At the beginning of 2011, I had the distinct feeling that something inside me was rotting. My insides felt like a dank cave full of stalagmites that enclosed something horrible if I only ventured deep enough to find out. So to figure out what was wrong with me, I fled my suffocating university town for the wilds of Super Natural British Columbia. To the rest of Canada, BC is known as the place with beautiful mountains and really good weed. I camped for almost a month straight; hiking up rock faces in Valhalla Provincial Park, on a bioluminescent beach, and on an island so serious about their leave-no-trace rule we had to pack up human waste too (that part was kind of gross).
It turns out I am just a blip in the timeline of spending time alone in nature to find myself. There have been countless books written by people who go out and do exactly that thing. In 2010, Sylvain Tesson relocated to a small geologist’s cabin in Siberia with a supply of hot sauce, pasta, and books. In his book Consolations of the Forest, he writes, “I have come to do what always intimidated me…to finally find out if I have an inner life.”
The journals he kept during his time there sketch out the arresting beauty of living on the shore of Lake Baikal: bitter winds, paralyzing silence and ice thick enough to drive over. Tesson does little more than smoke cigars, drink vodka, and read books, but over the course of six months he learns to contemplate life with a rawness usually reserved for the therapist’s chair. It is clear Tesson was not the first lonely man who believed it is “better to live joyfully in a wilderness clearing than languish in a city.” His book list reads like an abridged history of nature hermits: A Year in a Cabin in the Yukon by Olaf Candau, Treatise on Solitary Cabins by Antoine Marcel, Indian Creek Chronicles: A Winter Alone in the Wilderness by Pete Fromm, and of course, Walden by Henry David Thoreau.
Henry David Thoreau is the patron saint of those who seek to find themselves in nature. Despite a beard that says otherwise, Thoreau was hardly a mountain man – he was an upper class intellectual. Thoreau was born in 1817 and lived in a world more heavily populated by dance cards than 4G mobile networks. Yet in 1845 he’d had enough of trying to keep up with the pace of society and decided – in not his exact words – “Fuck it, I’m building a cabin from scratch on idyllic Walden Pond.” His escape to Walden (and subsequent book about it) was a based on a desire to live on his own terms, rather than in step with the obedient townsfolk of Concord, Massachusetts. Thoreau found great pleasure in scouring nature to fulfill his needs, even though his peers thought he was nuts, and the time he spent fishing in the moonlight and plucking ripe huckleberries would come to define his life and work.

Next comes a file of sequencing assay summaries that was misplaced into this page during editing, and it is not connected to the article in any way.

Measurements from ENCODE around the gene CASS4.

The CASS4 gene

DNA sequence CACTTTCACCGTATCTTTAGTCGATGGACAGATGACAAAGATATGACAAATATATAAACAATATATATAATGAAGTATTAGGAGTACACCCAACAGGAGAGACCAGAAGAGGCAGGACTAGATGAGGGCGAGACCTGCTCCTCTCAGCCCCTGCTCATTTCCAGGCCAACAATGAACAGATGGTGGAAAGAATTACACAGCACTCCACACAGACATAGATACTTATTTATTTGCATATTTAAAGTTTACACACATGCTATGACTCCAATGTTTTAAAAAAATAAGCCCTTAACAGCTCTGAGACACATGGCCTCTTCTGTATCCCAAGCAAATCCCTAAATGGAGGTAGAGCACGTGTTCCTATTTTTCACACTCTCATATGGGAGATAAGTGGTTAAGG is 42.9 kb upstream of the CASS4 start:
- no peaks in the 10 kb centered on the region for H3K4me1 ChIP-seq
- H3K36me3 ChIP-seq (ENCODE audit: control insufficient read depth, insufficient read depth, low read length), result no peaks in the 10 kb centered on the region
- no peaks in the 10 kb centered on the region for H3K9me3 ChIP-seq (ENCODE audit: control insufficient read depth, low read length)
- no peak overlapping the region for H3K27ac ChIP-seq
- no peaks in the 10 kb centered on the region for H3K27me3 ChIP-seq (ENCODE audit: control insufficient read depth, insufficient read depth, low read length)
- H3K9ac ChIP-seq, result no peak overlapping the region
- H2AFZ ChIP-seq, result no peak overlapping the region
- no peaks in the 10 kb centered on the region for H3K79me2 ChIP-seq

The truest happiness comes from expending your energy to fulfill the bottom level of Maslow’s hierarchy of needs, rather than spending every day worrying about self-actualization.
Thoreau, Tesson, and I all heeded the eremitic call, and found something larger and more satisfying within ourselves by living closer to nature. I thought that camping amidst some of the most beautiful landscapes in the world would save me. I was right. Before then, I was more of an armchair environmentalist – someone with good intentions for saving the world, but who doesn’t like to get dirty. But outside my comfort zone, I learned that the truest happiness comes from expending your energy to fulfill the bottom level of Maslow’s hierarchy of needs, rather than spending every day worrying about self-actualization.
It is possible to find something larger and more satisfying within ourselves by living closer to nature, and when you reach this apex it almost feels like you’ve unlocked the key to the meaning of life. The happiest memories I have are completely unrelated to my current urban life of movie premieres and book launches – they are of setting up and taking down tents, cooking meals on miniature camp stoves, hiking up mountains and driving in a musty white vans singing along to the Decemberists. In British Columbia, the rot inside me started to dry up. But when I was plopped back into the detritus of everyday life, the black goo started to seep back.
The only way to extricate yourself from the heaviness and clutter of everyday existence is to find a place where the clarity of scenery reflects your ideal state of mind. The dream of a cabin alone in the woods allows us to tune out the din of pop culture and make space for clarity of thought. We do it to confront our issues; to put a mirror to our insides and judge if we see what we like. As Tesson lays it out; “It’s good to know that out there, in a forest in the world, there is a cabin where something is possible, something fairly close to the sheer happiness of being alive.”
Originally posted by Isabel Slone on Medium.com
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